UNLEASHING HIDDEN CAPABILITIES
Decreasing changeover time and introducing a new training system contributed to yearly savings of EUR 250,000 – without increasing resources
The company was founded in 1993 in Lukácsháza, Hungary. Pharmaceutical packaging materials are manufactured here at a 280,000 square foot facility, using up-to-date machinery. There is great demand for Schott’s state-of-the-art products. Customers include both domestic and foreign pharmaceutical companies. The strictly controlled manufacturing process uses modern production lines. Products are manufactured on automated production lines by machinery equipped with various specialized camera systems. After shaping, measuring and tempering the finished product is sent to the adjoining packaging room where it undergoes quality control for appearance and is then packaged. All manufacturing lines are equipped for full quality control of critical dimensions.
Every year, nearly 1.7 billion vials, ampoules as well as carpules used in the treatment of diabetes are manufactured in a variety of colors and qualities. Products are manufactured according to current international standards and customer specifications.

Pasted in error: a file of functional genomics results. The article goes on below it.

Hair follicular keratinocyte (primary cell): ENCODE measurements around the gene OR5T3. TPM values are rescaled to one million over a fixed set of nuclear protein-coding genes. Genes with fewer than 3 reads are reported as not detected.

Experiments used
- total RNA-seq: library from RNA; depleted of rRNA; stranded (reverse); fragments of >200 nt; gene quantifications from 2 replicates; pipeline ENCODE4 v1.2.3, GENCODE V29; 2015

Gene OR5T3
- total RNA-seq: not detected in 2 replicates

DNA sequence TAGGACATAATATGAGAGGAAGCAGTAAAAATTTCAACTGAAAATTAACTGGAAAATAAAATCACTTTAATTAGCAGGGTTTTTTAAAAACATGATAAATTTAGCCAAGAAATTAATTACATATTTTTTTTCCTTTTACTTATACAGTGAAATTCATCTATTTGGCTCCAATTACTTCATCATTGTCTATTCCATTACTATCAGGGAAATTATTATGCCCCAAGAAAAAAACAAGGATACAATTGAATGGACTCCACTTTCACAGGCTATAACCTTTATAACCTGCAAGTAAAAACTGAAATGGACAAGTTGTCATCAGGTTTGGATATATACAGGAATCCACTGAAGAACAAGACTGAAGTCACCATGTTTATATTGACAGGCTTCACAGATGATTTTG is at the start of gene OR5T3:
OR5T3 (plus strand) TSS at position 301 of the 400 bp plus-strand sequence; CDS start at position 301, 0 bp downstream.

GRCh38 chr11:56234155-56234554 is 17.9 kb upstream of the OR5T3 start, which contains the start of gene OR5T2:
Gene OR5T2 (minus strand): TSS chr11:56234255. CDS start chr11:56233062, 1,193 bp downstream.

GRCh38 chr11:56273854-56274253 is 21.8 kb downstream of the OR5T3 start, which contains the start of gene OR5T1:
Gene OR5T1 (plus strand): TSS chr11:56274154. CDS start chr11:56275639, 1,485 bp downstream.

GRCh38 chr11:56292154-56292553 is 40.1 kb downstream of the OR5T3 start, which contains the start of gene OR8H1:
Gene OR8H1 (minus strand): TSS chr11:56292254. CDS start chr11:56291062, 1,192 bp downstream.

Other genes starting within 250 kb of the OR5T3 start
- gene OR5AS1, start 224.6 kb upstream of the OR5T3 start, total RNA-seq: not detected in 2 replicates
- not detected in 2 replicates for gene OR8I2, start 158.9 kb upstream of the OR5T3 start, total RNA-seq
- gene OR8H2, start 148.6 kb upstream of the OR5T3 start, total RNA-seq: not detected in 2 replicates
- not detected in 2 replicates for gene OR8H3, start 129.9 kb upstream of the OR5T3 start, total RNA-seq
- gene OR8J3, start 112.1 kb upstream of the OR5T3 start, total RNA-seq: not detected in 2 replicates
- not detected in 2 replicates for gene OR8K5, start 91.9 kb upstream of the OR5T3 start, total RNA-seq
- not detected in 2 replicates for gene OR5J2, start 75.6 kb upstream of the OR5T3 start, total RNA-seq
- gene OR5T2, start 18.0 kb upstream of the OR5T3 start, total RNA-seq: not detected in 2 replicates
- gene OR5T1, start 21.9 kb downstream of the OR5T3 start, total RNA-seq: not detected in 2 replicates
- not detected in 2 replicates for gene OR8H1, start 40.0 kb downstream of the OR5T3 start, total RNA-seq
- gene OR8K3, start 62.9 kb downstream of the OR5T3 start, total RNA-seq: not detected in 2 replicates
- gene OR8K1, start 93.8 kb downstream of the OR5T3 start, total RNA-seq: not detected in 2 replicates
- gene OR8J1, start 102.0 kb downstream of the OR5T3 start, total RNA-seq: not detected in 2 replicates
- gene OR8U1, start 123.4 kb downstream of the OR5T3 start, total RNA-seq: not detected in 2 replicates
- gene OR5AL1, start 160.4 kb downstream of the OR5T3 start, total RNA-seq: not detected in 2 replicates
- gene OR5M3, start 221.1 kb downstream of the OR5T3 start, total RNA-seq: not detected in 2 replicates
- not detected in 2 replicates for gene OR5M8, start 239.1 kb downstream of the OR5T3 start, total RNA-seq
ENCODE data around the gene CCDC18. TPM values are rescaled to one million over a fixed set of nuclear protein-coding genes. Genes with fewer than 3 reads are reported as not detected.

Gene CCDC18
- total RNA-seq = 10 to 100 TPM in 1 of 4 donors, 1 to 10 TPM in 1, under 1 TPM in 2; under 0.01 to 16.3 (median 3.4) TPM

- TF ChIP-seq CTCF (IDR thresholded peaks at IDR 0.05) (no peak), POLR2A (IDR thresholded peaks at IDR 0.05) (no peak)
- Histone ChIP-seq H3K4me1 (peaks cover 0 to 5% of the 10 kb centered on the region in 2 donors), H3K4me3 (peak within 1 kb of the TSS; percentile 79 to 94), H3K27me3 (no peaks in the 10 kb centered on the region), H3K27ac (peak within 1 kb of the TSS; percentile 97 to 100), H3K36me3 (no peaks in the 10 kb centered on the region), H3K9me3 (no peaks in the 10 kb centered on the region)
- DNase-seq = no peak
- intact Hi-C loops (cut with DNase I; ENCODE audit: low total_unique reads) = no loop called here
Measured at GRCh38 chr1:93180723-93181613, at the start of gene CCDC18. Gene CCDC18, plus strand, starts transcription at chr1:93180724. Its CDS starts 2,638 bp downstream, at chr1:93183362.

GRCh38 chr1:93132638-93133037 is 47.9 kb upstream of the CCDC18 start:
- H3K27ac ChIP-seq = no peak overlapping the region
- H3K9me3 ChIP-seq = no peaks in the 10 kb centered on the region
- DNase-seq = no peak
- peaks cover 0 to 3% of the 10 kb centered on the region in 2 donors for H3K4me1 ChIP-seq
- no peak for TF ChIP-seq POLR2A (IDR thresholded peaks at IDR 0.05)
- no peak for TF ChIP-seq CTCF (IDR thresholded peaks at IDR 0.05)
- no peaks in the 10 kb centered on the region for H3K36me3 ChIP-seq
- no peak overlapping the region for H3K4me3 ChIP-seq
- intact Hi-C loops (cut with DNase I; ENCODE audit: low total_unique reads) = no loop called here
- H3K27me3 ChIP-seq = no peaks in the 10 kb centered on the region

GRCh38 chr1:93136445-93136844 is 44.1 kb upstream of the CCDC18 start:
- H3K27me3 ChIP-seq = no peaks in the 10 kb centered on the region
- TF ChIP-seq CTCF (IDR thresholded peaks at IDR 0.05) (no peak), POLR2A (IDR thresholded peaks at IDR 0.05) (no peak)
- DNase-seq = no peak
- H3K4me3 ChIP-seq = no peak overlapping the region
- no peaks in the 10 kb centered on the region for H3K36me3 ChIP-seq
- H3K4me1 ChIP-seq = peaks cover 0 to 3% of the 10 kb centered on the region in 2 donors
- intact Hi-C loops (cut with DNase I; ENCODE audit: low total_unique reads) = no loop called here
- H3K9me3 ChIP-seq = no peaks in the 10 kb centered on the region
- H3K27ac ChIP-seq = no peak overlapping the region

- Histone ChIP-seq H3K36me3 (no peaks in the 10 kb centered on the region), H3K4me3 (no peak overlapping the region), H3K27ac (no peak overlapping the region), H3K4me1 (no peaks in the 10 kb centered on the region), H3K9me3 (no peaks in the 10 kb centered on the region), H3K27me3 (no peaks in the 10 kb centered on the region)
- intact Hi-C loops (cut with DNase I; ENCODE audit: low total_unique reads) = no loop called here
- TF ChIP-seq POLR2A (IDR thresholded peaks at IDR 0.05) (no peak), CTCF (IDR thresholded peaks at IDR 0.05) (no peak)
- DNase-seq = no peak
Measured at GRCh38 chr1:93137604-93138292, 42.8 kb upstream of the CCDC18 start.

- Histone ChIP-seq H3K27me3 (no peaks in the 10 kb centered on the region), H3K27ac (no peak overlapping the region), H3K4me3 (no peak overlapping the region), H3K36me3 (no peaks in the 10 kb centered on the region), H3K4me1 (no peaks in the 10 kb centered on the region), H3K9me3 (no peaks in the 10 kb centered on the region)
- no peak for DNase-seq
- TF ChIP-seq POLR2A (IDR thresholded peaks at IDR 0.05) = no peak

WE DEVISE LONG-TERM STRATEGIES TO MEET INCREASING DEMAND
Thanks to its successful fulfillment of customer requirements, SCHOTT’s Lukácsháza plant has become a market leader in its category. With the additional advantage of a favorable business environment, the demand for its products has increased every year since 2012 and approached its maximum manufacturing capacity by 2016. Based on increasing demand, the management of the facility has devised a long-term strategy to increase manufacturing capacity by 30%.
One of the main elements of this strategy was the reduction of changeover time, the standardization of SMED (Single Minute Exchange of Dies – or „fast changeover”) including separation of preparation and post-production time from the production process as well as precisely specified preparations and scheduled tasks.
Success was not only supported by process preparation but also by the TWI (Training Within Industry) training system. This system can be applied in any industry; its aims are to enable new workers to perform independent and high-quality work, and to improve management in workplace training methods and workplace communication. The required competencies were recorded in personalized work instructions with pictures which provided the basis for uniform training; additionally, management coaching facilitated the appropriate transfer of knowledge, efficient development of workplace communication, and integration of innovative ideas. This required the optimization of workers’ tasks without needing to commit additional resources. The goal was to achieve more efficient (rather than faster) work by minimizing or even eliminating loss.